Workload management 101: 52-17 ratio


Ain’t no one confusing my fat ass with someone like Tim Ferriss, but I’m obsessed with ideas around productivity — and a major part of that is workload. You’ve probably worked with a dozen or more people who constantly tell you how much work they leave on the table at the end of a given day, and you’ve probably worked with dozens more — likely mostly men — who tell you how they just racked back a 90-hour work week. These things do happen, although I myself have never worked 90 hours in a week. (In reality, 55 hours/week is pretty much a hard ceiling, science-wise.) But a major factor in any “Temple of Busy” discussion around the modern office is workload. Workload is, of course, compounded by the relative ease of mobile technology — so your boss can zing off an e-mail to you at 11pm, and you might feel beholden to complete a task within the e-mail. We all know that’s Managerial Bullshit 101, but we put up with it because we want to be seen as good little worker bees/keep our jobs, and that straight-up crushes our workload and any notion of work-life balance.

So, what if there was a way to do workload better?

The key workload ratio

I haven’t quoted Travis Bradberry in a while on this blog, but here’s a new post from him over at Forbes. He starts out talking about how the eight-hour workday is a relic of the Industrial Age, which I agree with wholeheartedly. Economists in the 1930s actually thought we’d be working six-hour weeks by now because of new technologies, and, uh, we have those technologies … and many Type-A target-chasers are still throwing themselves on the cross about working 90-hour weeks. Er, what gives?

Well, what gives is a lot of stuff — namely notions of male relevance, people wanting to advance at work, and people being swept up in a wave of everyone else thinking they’re super busy. Oh, and people not wanting to be seen as incompetent! Got it.

Alright, so then Bradberry goes into some research on workdays and workload. The research indicated that it’s not how many hours you work — A ha! A flaw in the Type-A male logic pattern! — but rather, how you structure your day. I’ve actually written about this twice. Here’s one. Here’s another.

And now, from the research:

The ideal work-to-break ratio was 52 minutes of work, followed by 17 minutes of rest. People who maintained this schedule had a unique level of focus in their work. For roughly an hour at a time, they were 100% dedicated to the task they needed to accomplish. They didn’t check Facebook “real quick” or get distracted by e-mails. When they felt fatigue (again, after about an hour), they took short breaks, during which they completely separated themselves from their work. This helped them to dive back in refreshed for another productive hour of work.

52 minutes on, 17 minutes off. Bam, bam, bam.

Let’s say you work 9am to 6pm and take 1 hour for lunch. That’s eight hours. That’s 480 minutes. 52 + 17 = 69. (Hah.) You’d have 6.95 pockets of productivity + leisure, or basically seven cycles of 52 minutes on, 17 minutes off. So in a week, you’d have 35 productive cycles. That’s pretty good for managing workload and hitting goals, right?

Why the workload ratio doesn’t work for most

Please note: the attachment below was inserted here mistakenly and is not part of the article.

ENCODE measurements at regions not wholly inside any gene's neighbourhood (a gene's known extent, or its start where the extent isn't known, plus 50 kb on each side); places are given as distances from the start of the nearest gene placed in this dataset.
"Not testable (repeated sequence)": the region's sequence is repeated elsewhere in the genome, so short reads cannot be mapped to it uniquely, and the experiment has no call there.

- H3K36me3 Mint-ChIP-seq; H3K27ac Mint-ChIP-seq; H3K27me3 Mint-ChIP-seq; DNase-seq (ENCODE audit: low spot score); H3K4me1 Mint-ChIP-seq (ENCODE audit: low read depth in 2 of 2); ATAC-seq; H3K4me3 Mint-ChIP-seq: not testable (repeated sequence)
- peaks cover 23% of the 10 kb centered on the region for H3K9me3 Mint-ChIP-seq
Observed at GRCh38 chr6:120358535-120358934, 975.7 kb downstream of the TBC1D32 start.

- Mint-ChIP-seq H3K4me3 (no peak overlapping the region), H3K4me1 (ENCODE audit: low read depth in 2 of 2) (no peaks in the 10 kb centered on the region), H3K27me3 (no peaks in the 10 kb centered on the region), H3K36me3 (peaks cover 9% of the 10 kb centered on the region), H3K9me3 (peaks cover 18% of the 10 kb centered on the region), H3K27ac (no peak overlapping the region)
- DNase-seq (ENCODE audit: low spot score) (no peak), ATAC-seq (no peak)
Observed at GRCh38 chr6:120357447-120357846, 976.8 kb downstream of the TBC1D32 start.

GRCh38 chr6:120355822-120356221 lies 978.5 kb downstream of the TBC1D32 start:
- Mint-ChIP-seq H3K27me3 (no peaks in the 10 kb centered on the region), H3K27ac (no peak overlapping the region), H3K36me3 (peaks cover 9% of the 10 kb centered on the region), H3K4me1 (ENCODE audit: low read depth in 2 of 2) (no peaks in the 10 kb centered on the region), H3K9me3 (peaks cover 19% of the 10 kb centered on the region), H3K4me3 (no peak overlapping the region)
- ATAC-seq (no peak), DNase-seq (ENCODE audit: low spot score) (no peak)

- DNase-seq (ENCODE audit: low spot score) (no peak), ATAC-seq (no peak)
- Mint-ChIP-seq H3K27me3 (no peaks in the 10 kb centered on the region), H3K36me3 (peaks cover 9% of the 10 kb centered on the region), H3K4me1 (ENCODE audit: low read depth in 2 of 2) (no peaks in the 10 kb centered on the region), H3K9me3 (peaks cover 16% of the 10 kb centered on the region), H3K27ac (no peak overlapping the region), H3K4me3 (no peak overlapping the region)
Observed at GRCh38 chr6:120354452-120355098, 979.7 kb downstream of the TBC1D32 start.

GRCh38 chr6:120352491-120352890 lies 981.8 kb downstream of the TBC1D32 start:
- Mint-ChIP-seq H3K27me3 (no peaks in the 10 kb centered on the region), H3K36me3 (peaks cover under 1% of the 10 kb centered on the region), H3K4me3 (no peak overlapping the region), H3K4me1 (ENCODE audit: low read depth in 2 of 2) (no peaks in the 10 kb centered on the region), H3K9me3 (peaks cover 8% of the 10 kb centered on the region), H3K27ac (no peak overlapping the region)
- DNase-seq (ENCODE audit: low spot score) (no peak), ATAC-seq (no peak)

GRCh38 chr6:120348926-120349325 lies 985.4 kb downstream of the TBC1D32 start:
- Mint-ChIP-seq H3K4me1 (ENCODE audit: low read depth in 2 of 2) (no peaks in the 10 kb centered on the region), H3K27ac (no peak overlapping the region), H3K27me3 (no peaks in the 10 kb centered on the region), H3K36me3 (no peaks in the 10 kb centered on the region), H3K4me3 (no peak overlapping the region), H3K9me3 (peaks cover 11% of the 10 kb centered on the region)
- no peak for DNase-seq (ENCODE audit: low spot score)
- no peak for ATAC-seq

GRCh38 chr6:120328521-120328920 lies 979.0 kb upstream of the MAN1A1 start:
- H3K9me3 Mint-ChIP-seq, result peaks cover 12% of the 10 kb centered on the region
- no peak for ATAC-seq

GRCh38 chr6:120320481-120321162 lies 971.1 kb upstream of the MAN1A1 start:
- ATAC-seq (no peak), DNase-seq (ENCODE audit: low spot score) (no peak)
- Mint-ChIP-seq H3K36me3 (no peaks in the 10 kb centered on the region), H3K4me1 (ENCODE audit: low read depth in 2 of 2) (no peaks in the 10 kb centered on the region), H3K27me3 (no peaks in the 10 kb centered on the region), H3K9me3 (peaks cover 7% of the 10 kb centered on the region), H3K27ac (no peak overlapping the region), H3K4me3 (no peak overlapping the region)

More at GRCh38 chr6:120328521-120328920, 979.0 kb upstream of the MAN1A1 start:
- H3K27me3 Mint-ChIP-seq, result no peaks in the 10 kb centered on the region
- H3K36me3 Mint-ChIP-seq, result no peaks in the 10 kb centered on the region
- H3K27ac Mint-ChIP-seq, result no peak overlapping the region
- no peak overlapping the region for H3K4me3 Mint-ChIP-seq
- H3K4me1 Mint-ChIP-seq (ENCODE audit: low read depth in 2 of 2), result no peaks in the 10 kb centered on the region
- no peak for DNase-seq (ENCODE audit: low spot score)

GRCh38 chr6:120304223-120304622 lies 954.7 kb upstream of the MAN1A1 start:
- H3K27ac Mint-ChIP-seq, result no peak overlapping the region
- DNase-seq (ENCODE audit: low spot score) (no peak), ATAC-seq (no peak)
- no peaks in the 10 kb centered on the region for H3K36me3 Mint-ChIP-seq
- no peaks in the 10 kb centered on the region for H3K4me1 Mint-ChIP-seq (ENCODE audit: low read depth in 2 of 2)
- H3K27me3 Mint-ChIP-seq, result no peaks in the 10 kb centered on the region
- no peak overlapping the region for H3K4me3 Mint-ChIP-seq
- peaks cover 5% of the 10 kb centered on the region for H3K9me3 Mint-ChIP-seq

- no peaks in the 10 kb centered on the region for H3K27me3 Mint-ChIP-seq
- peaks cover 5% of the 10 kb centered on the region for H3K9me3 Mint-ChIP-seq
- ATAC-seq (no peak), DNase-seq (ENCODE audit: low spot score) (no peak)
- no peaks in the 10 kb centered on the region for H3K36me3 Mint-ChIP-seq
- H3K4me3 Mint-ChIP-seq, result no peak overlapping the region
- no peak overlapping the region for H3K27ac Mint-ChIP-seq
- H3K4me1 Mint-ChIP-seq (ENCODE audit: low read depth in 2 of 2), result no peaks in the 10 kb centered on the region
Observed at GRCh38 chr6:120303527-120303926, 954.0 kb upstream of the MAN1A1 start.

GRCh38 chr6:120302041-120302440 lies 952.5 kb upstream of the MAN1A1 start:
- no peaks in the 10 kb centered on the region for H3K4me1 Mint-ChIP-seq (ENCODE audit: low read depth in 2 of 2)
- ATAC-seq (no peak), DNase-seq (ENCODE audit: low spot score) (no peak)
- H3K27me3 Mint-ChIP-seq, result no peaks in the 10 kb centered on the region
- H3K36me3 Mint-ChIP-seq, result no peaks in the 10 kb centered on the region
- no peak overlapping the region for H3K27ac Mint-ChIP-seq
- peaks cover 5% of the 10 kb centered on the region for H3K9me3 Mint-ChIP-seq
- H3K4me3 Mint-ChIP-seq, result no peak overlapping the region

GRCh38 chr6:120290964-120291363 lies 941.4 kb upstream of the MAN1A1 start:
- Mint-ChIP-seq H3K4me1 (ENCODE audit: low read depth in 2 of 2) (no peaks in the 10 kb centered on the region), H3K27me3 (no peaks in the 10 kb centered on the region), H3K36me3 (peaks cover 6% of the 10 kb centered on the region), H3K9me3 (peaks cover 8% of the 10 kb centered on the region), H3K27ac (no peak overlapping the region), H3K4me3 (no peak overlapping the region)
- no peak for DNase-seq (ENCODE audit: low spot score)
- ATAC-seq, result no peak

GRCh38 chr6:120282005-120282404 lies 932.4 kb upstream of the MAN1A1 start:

In short: meetings and calls. Those things aren’t real work, but managers and other employees love to call them — and then everyone involved makes them utterly meaningless by not preparing for them even remotely, thus wasting everyone else’s time. Fun!

Meetings and calls make your time at work not your own time at work — you’re beholden to others who think they’re productively advancing an agenda when all they’re doing is running in circles like some cartoon car — so it’s hard to hit this 52-17 workload ratio if most of your hours (full 60-minute hours) are spent in meetings.


The other problem is how most managers view their role. Managers should manage team energy, not team performance — but most don’t get that, and that’s why other relics like “seat time” still exist. If your manager saw you in your 17-minute down time and was like “What are you doing?” and then you said “Well, there’s this study on optimum workload management, and…”

Well, your manager would probably shuttlecock himself through a plate glass window screaming about how you need to “get something out the door” or “operate with a sense of urgency” or some other shit. He would assume the 17 minutes off means you’re whiffing on targets, which means his boss will be mad at him. In reality, no human brain is capable of 8-10 straight hours of work — which is why most people’s Outlook calendars make no sense. Sitting in meetings all week drains your body, mind, and soul. But we often do that — and we often do it especially to executives, who have the biggest workload of all. (Well, kinda.)

The bottom line on workload

How you manage your workload is all about how productive you can be — so you need some semblance of some idea how to manage your workload. Most people have none. They race from meeting to meeting and call to call with no context except pleasing their own boss or chain of command. They think “Well, that’s how work has to be! I’m so slammed!” They totally forget that the human brain is a finely-designed instrument. It needs on-periods and off-periods. To maximize your workload and really hit targets around it, you can’t always be go go go. You gotta go, then break, then go, then break, etc. That’s life, but again, we often forget about basic human psychology when discussing work — and how we manage workload is a prime example of that.

Any other ideas?

Ted Bauer

One Comment

  1. On the button Ted. Unchecked mismanagement peppered with fear and greed can make for toxic workplaces.

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